You know you’ve reached wellbeing nirvana status when you’re a step ahead of Gwyneth. You know, the Paltrow. That’s right. Well, that’s exactly what’s happening here, people.
On a recent interview, a propos of her new GOOP shop opening in Notting Hill, she said a number of things that were extraordinarily sensible – shocking, right? Like she can’t do juicing diets anymore. Or how walking is so good for you. Fine, she stopped short of not mentioning those golden handcuffs again (apparently sold out on GOOP website, whaaat?) and does go on a bit too much about the jayjay, but something else caught me by surprise.
GP has announced that her new interest is (*drums roll*): intermittent fasting. “I’m going to try that” she says. Newsflash: this fitster is already doing it! And whilst for the Paltrow that’s the equivalent of “Gwyneth goes IF” cookbook soon, I’ll boil it down to one blog post for you lovely ladies.
Having said that, if there’s an editor out there looking to publish “That Fitster Goes IF And This Is What Happened” I’d be all too happy to elaborate. DM me for deets.
What is Intermittent Fasting ? Well, it’s basically not eating for an extended period of time. There are different approaches to it:
The Ugly: Going for days where you only drink water or herbal teas. Sounds absolutely dreadful and nothing I’d voluntary put myself through. Note to publishers: unless book deal involved of course.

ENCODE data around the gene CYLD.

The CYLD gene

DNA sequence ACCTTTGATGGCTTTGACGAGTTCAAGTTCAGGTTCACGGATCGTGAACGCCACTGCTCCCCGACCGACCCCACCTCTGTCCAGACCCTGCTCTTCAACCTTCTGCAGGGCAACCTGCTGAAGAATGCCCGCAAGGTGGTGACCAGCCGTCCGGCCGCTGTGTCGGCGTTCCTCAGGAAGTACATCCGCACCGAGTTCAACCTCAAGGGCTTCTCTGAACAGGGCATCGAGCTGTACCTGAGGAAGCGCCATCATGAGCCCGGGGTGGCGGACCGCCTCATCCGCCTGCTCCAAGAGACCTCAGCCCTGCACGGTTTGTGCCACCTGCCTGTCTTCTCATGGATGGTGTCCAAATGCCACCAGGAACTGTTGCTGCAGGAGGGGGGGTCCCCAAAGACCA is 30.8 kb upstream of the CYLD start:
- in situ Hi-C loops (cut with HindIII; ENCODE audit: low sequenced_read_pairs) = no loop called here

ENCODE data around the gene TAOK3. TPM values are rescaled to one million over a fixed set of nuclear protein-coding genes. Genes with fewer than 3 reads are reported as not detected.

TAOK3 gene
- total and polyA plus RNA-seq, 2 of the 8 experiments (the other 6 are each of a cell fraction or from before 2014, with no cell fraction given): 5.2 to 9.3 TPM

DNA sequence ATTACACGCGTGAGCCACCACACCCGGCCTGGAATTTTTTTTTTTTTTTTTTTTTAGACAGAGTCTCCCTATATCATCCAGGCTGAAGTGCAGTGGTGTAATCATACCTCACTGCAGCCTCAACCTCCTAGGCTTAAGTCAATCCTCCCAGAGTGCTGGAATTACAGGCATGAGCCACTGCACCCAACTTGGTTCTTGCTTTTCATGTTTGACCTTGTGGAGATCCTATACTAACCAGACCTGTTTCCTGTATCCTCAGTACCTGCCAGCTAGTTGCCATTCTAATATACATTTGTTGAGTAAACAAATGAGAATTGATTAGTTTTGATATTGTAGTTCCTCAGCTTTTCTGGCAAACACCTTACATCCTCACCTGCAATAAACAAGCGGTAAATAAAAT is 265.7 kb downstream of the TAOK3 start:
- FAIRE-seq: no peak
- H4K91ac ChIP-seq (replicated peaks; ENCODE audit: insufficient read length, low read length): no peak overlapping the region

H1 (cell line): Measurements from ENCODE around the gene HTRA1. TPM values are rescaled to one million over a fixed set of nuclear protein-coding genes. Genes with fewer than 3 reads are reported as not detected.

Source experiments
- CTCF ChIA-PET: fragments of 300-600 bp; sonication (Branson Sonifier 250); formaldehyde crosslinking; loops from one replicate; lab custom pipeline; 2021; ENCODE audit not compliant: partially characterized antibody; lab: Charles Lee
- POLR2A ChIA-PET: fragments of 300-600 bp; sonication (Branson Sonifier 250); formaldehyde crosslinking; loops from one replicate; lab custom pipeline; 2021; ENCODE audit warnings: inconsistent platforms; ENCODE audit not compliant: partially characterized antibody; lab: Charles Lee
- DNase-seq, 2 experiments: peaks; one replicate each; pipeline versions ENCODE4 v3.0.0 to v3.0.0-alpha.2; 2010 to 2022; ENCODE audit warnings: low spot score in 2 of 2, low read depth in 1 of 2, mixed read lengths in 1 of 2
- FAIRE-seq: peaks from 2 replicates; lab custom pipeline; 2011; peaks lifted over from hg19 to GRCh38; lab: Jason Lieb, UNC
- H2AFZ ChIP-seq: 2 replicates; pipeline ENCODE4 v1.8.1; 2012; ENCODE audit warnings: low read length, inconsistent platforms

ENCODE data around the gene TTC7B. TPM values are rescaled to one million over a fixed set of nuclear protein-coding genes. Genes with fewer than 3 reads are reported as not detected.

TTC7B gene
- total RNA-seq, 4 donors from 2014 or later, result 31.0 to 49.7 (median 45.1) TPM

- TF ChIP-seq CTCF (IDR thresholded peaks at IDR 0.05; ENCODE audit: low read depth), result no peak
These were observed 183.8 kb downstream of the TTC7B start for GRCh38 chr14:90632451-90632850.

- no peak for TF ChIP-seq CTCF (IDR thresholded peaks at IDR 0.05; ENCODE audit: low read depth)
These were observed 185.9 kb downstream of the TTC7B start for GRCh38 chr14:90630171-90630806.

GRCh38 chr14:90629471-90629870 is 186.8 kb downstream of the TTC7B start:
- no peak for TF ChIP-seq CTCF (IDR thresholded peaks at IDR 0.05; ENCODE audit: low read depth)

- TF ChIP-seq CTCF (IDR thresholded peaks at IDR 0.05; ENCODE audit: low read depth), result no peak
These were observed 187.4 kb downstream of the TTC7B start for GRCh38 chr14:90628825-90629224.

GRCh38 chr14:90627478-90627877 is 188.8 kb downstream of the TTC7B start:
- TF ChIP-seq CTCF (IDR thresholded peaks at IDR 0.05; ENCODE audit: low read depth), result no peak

The Bad: Restrict calories for 2 days a week and then eat normally for the remainder 5 days, concentrating your food intake in a shorter hour window. The famous 5:2 diet. Since I can’t be asked to count calories never, ever again in my life, this just won’t do either.
The Good (ish): eating normal (healthy!) 3 meals a day every day, during an 8 to 12 hours window, fasting the rest of the time. Basically having a late breakfast and an early dinner.
What are the benefits of IF? Rather spectacular actually, according to recent scientific research.
It gives your body a chance to get rid of any waste, promoting autophagy. That’s a fancy word for out with the old, in with the new.
It also leads to a metabolic process called ketosis (another fancy one, soz). The result is that the cells in your body start burning fat as fuel, which is a much more efficient source of energy than glucose.
All this is doing is reducing the risk of Alzheimer’s and other degenerative diseases, diabetes and even cancer. A slimmer waistline too, obviously.
And all this by doing, well – nothing, really.
Could this be the one of the simplest, yet most powerful changes you could make to have a healthier body? I think so.
Intermittent fasting has been on my radar for a while, as many of the MDs whose research I follow have been consistently raving about the virtues of going food-free-ish. I must confess however that what triggered my trial wasn’t so much a brain cleanse to sharpen my Sudoku skills but more a mission to squeeze back into my pre-Christmas jeans. Anyone else can relate??